Other metals such as lead are dangerous if they accumulate in human tissue. Therefore, the use of welded or cemented cans of three pieces that completely prevent the migration of lead to the food has been incorporated. However, raw materials used for food can only contain 2 ppm of this metal, 0.5 ppm for baby foods and 0.2 ppm for soft drinks.

In addition, canned baby foods are welded with pure tin to avoid lead contamination. Currently, the admissible tin limit is 150 ppm although it is difficult to find lacquered cans with more than 100 ppm. The upper limits are not admissible for toxicity, but for producing a bad taste.

Iron, an essential component of our diet, does not constitute a problem of toxicity, and is generally considered with a limit of 50 ppm.

The majority of documented cases of migration of cardboard laminates refer to components transferred from solvents and adhesives used for the manufacturing of materials and packages or those transferred from inks used for printing. Solvents used for paper printing are often involved in the migration of solvent residues to the packaged product, which causes an unpleasant taste.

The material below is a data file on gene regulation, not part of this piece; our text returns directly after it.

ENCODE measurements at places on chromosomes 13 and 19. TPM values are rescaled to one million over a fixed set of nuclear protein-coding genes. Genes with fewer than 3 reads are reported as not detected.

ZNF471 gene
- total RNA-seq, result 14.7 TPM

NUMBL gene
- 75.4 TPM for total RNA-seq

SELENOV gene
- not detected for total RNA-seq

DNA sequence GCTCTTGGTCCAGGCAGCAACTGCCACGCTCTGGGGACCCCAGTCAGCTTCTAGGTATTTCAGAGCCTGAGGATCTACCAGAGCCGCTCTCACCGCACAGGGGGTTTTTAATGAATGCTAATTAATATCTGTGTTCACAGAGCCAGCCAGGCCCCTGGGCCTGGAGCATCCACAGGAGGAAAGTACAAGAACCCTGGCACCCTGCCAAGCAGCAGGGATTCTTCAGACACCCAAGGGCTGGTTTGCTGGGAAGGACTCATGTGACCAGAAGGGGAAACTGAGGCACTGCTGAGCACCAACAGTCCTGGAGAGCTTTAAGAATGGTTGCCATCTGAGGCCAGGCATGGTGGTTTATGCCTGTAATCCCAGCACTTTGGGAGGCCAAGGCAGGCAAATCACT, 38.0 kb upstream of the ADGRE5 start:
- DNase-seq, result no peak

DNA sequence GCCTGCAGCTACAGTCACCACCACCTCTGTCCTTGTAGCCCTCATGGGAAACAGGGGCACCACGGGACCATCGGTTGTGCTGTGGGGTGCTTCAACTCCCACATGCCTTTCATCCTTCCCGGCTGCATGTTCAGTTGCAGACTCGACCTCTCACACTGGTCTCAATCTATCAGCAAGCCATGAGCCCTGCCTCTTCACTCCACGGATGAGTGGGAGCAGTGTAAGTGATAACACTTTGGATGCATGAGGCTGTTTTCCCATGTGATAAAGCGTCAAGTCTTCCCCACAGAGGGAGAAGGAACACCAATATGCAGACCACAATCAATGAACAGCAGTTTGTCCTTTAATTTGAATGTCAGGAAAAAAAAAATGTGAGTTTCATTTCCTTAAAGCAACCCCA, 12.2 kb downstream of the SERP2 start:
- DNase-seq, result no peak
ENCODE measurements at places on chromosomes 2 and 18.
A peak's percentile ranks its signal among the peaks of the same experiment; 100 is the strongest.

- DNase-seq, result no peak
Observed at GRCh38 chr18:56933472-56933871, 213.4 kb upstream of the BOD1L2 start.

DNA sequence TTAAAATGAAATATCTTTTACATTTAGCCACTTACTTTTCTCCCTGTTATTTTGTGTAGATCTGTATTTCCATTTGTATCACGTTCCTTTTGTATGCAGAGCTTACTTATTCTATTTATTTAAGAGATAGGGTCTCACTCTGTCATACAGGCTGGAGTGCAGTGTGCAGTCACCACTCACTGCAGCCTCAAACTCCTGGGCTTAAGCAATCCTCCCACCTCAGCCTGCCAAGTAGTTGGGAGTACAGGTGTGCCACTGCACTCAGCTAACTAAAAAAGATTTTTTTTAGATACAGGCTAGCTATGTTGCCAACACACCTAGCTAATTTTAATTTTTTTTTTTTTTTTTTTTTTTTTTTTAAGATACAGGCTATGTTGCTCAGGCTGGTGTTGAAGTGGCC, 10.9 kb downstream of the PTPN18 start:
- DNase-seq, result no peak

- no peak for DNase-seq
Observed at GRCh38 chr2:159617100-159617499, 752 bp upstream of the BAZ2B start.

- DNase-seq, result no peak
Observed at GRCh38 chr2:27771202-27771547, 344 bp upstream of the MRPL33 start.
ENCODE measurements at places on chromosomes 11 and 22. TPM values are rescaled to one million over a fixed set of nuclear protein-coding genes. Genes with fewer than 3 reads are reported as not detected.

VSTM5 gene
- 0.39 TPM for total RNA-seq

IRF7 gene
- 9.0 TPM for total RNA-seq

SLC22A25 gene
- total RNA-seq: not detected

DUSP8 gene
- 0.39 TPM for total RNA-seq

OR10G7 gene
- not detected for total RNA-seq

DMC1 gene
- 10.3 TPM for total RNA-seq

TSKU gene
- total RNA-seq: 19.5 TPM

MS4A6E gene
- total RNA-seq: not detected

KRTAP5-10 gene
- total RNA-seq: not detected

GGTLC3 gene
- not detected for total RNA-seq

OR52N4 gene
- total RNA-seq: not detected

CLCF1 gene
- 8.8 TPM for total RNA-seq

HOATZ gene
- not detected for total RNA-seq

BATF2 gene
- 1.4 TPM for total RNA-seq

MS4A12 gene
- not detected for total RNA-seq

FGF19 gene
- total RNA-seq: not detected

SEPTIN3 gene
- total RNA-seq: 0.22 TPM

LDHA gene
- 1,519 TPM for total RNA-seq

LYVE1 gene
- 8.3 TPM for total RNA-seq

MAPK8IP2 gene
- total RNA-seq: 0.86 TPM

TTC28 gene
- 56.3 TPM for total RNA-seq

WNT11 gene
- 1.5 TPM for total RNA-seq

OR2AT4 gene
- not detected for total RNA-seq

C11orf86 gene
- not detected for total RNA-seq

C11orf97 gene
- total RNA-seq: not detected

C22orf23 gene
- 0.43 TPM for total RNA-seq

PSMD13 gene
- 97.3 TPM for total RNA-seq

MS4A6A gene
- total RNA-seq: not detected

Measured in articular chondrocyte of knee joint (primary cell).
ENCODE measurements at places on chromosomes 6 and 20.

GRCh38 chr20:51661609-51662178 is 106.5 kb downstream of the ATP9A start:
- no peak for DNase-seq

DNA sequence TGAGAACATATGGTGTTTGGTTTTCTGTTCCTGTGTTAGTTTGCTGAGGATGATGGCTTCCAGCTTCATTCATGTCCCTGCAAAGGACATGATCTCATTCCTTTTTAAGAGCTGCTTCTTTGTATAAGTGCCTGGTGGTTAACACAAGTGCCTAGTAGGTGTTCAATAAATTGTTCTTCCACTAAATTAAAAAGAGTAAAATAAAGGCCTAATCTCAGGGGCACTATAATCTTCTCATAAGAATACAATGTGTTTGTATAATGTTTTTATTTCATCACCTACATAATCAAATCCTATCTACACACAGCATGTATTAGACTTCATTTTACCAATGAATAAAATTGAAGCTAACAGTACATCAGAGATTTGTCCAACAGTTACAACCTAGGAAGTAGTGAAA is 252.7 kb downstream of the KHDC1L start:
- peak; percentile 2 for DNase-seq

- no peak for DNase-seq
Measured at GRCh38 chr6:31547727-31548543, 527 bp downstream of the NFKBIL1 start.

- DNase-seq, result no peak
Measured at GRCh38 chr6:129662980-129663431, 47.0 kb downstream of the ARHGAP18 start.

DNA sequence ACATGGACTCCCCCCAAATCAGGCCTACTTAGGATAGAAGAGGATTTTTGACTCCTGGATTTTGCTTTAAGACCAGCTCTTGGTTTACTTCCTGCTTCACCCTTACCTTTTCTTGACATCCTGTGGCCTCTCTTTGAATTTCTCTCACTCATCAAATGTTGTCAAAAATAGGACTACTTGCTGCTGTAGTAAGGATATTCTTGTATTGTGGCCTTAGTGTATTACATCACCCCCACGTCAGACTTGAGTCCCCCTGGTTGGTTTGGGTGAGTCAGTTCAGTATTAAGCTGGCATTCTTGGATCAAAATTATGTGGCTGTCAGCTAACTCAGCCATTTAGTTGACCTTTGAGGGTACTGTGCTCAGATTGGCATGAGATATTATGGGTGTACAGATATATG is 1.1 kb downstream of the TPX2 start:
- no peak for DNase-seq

In addition, the paper or cardboard manufacturing process itself could lead to the formation of potential migrants such as chlorophenols and nitrosamines. Other compounds with active odor that can be formed and released during heating of certain types of paperboard include acetone, chloroform, furan, methylene chloride and acetaldehyde.

Plastics are not a 100% effective barrier either, since they interact with food. The migration of plastics is mainly due to:

  • Residual components and reagents of the manufacturing process.
  • Compounds formed during the conversion into packaging materials.
  • Additives incorporated for functionality.
  • Adhesives used during conversion.